How to predict ESBL (part 4)

Two months ago I provided an update on the ESBL-predict study that Tim Deelen from our group coordinates. In short: Every hospital in the world can participate, through a user-friendly electronic CRF (in a secured environment), in the validation of 2 scoring systems to predict that sepsis is caused by ESBL-producing bacteria. Only relevant for those of us that are not yet ready to start meropenem/amikacine for every patient that starts with antibiotics! This tool may help, …. if reliable. We passed the 3,000 episodes! Here is a short update and info for those that want to join. Continue reading


Inferior but not non-inferior: How a Data Safety Board can kill a study

The old dogma to “always complete your antibiotic course” has been challenged recently, see BMJ and previous blogs. Is it safe to tell patients to stop whenever they feel better? Purely by coincidence this paper appeared, and was discussed in our PhD’s Journal Club. The paper’s title was Individualizing duration of antibiotic therapy in community-acquired pneumonia (CAP), and the students were surprised by the final result, reports Valentijn Schweitzer. Continue reading

The hidden reservoir of SDD users

A next little piece of evidence on the effectiveness of Selective Digestive Decontamination (SDD). Nienke Plantinga pooled all data from the 16,528 patients that had been enrolled in a randomized evaluation of SDD since 25 years, in an Individual Patient Data meta-analysis, see. Not surprisingly SDD was associated with better survival in intensive care unit (ICU), as it was in most of the individual studies. Yet, the pooled etsimates also provide more certainty (and precision) on the beneficical effects of SDD on hospital survival and failed to confirm previous suggestions that SDD was more effective in surgical than in medical patients. Continue reading

Houston, we have a problem

While the world was watching the Texas water ballet with Melanie Trump on stiletto heels, about 1500 people died in South-East Asia because of floodings. And while the western world is searching for another irrelevant mcr-gene, Patrick Musicha soberly describes the true antibiotic resistance crisis in Malawi, see. It is becoming more and more obvious that antibiotic resistance will be the next plague for the least privileged on earth. Continue reading

On the effects of antibiotic stewardship: I met a analysis

Yet another meta-analysis telling us that we are doing something very valuable: antibiotic stewardship (AS). Nobody wants to (or should) question that good AS is important for our patients, just as hand hygiene, being sober when working and following the latest professional developments. How nice would it be if we could reliably quantify the effects of our good practice. One study is no study (say those that usually don’t perform studies), so the meta-analysis was invented. But what is told by a meta-analysis? Continue reading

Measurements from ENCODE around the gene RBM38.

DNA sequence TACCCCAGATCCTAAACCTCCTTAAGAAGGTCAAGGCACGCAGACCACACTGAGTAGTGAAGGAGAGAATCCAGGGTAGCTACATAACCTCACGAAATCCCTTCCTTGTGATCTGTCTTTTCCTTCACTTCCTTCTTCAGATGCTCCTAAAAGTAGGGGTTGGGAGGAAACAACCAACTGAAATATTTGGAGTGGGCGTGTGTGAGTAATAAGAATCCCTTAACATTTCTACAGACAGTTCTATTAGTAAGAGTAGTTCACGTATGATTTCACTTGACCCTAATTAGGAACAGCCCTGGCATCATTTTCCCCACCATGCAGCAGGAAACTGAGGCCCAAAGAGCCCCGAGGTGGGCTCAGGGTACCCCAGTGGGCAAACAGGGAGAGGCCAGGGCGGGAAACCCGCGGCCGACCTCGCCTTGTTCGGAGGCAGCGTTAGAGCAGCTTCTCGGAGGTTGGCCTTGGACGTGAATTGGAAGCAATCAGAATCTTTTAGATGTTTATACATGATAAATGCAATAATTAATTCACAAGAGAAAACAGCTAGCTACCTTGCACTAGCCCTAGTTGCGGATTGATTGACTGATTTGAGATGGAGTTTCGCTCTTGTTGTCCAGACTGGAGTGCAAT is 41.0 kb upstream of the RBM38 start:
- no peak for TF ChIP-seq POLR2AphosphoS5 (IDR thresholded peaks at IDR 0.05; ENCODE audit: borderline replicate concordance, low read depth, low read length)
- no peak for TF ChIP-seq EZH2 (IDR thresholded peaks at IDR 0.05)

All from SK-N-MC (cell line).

The Extended Study on Prevalence of Infection in Intensive Care (EPIC III)

On the World Sepsis Day, September 13, 2017, The Extended Study on Prevalence of Infection in Intensive Care (EPIC III) will be performed. EPIC III  is a 24-hour point-prevalence study that will collect data on demographics, infection management, degree of organ dysfunction and patient outcomes in ICUs around the world. The EPIC study was performed in 1992 and EPIC II in 2007. Every ICU can join the project and participation will provide a nice opportunity for data comparison between ICUs, countries and continents.

EPIC III will be observational and non-interventional, and patient data will be anonymous. Data collection will be limited to simple variables that are easy to collect and routinely recorded. Data will be recorded using electronic case report forms (eCRF) (paper versions can be provided if online access is problematic or not available). In each country a coordinating center has obtained ethical approval fort he study, and participation will, therefore, only require informing your ethical committee according to local requirements.

The first EPIC study (the E stood for European) was performed in 1,417 ICUs in 17 countries in Western Europe that enrolled 10,038 patients. The EPIC II study (with the E from Extended) had 13,796 adult patients in 1,265 participating ICUs from 75 countries on the study day. Interested? Contact the study team at this page.